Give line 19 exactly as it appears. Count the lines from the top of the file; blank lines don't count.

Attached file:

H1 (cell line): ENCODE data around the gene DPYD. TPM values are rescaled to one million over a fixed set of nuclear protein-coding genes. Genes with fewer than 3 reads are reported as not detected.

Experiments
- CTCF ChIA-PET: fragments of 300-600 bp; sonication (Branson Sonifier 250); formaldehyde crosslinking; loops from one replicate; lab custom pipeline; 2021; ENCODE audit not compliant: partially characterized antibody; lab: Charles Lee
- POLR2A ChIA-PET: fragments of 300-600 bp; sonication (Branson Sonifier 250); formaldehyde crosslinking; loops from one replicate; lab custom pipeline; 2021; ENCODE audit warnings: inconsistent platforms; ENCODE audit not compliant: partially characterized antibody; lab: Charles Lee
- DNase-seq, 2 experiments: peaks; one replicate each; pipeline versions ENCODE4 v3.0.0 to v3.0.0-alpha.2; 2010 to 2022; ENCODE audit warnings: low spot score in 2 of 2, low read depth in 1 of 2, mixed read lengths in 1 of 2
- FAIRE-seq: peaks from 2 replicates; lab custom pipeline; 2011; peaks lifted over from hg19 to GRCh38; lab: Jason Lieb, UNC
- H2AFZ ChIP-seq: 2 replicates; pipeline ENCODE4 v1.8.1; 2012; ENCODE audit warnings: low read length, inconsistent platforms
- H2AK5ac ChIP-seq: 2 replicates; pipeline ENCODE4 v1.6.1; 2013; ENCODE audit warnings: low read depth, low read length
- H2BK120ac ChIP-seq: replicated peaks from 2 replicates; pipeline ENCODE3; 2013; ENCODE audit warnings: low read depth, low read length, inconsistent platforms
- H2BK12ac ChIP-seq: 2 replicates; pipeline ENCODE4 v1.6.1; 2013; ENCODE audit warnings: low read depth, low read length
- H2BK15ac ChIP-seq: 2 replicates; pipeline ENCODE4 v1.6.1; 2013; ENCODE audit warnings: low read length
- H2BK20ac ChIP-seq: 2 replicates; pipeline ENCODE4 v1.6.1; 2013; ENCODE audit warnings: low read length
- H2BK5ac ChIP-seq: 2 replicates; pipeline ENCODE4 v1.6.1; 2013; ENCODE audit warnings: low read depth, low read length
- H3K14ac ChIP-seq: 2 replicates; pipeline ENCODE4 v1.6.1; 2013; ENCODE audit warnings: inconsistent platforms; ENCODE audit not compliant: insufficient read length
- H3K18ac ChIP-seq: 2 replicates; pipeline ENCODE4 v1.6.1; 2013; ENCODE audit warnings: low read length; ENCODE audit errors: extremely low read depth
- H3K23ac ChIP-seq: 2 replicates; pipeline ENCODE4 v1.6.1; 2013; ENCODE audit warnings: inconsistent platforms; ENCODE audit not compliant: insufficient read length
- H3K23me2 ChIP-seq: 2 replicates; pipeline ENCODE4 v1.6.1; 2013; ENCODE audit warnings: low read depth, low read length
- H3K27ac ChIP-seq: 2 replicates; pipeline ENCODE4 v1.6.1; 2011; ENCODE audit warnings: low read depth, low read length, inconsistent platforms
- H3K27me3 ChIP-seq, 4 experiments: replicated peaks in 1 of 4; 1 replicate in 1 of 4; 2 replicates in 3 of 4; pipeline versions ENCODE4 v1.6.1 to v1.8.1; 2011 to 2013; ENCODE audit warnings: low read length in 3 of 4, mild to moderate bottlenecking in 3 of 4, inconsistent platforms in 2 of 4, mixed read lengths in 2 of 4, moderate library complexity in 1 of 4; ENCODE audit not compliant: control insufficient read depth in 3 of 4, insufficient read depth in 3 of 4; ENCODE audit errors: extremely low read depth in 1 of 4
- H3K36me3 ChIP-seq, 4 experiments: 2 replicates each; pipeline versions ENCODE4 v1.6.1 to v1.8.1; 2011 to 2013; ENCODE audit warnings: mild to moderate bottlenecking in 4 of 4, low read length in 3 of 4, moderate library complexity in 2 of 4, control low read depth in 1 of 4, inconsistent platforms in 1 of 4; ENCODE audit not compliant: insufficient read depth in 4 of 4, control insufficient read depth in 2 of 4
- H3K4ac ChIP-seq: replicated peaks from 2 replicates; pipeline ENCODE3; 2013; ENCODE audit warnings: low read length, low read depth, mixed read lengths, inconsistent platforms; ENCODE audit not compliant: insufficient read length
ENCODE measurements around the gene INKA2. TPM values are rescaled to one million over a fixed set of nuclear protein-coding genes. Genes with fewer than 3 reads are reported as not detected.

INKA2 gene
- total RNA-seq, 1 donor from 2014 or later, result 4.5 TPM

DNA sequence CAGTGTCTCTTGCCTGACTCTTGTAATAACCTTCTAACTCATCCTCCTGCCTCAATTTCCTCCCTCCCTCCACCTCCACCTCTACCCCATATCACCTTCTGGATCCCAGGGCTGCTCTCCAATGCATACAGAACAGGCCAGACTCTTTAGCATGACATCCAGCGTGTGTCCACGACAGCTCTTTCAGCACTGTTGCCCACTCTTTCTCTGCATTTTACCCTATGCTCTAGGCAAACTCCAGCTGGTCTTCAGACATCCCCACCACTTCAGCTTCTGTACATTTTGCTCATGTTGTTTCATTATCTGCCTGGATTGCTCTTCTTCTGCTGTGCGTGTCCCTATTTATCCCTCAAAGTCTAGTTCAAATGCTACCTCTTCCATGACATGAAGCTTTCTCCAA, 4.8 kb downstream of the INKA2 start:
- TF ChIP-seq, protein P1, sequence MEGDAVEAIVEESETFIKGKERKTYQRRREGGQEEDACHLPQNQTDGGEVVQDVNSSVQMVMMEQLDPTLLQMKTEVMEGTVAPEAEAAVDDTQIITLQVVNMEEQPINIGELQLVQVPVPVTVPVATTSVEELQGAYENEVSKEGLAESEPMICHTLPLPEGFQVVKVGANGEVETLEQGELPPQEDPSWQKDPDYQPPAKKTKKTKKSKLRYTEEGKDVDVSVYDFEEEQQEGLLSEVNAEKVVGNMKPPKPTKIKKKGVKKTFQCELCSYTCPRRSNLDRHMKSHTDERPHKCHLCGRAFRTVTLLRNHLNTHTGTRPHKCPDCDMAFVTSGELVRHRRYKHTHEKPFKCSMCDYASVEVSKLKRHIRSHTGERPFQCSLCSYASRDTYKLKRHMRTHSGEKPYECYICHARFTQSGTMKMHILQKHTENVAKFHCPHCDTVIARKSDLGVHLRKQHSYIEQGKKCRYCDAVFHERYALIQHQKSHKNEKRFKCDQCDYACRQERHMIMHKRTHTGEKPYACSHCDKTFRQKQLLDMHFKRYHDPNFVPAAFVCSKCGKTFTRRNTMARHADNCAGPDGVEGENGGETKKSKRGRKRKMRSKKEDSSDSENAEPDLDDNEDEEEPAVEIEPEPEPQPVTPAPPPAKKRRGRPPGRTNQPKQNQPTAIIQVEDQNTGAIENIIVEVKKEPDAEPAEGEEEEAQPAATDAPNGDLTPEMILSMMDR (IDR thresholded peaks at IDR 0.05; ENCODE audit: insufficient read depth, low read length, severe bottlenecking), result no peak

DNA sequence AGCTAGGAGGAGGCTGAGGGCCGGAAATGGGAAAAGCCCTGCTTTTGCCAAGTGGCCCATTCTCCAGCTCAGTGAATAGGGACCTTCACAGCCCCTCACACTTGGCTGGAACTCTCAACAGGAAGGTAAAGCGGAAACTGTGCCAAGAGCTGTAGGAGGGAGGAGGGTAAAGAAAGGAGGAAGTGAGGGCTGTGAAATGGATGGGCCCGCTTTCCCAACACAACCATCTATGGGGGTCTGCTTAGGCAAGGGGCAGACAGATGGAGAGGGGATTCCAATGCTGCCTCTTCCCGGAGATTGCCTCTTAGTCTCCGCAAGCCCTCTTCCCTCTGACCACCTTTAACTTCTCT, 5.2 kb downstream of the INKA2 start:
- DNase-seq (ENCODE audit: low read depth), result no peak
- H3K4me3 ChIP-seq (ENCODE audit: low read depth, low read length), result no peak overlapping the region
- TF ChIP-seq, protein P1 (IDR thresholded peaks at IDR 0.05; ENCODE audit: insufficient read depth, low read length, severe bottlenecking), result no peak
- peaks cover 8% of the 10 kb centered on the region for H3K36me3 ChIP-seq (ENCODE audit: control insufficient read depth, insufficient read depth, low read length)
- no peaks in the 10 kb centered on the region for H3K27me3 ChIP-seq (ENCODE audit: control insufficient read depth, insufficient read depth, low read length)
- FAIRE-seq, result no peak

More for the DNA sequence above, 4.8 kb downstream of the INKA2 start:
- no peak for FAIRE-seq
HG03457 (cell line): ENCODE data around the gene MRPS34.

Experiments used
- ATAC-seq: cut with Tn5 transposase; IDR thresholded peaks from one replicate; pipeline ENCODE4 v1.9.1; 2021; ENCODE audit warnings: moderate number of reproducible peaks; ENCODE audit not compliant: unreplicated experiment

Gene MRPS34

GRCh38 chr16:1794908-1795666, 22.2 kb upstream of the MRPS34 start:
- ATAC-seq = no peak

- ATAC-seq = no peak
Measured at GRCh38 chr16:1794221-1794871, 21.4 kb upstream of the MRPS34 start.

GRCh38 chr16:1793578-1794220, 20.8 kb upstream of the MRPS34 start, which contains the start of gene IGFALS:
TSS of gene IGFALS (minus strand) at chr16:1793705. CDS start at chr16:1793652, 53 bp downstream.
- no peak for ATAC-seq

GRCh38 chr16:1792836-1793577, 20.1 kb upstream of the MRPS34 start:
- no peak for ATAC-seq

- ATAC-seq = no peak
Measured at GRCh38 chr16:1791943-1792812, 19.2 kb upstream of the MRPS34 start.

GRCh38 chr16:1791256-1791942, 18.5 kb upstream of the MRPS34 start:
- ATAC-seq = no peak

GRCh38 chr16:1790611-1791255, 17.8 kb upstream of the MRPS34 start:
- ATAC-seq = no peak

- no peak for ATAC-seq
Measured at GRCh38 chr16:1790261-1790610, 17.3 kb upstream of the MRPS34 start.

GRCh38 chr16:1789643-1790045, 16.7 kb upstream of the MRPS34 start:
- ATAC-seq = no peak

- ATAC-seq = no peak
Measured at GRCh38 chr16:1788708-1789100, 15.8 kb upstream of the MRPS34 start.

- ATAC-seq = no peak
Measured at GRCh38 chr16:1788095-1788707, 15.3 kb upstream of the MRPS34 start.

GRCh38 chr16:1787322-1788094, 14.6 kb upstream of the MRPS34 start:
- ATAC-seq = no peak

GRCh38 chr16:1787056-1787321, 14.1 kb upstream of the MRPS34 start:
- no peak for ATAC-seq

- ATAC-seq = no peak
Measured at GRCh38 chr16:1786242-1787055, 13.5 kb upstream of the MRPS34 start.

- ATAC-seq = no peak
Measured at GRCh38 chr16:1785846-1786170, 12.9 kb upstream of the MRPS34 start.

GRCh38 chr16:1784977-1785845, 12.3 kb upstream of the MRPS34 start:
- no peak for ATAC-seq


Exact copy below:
- H3K27me3 ChIP-seq, 4 experiments: replicated peaks in 1 of 4; 1 replicate in 1 of 4; 2 replicates in 3 of 4; pipeline versions ENCODE4 v1.6.1 to v1.8.1; 2011 to 2013; ENCODE audit warnings: low read length in 3 of 4, mild to moderate bottlenecking in 3 of 4, inconsistent platforms in 2 of 4, mixed read lengths in 2 of 4, moderate library complexity in 1 of 4; ENCODE audit not compliant: control insufficient read depth in 3 of 4, insufficient read depth in 3 of 4; ENCODE audit errors: extremely low read depth in 1 of 4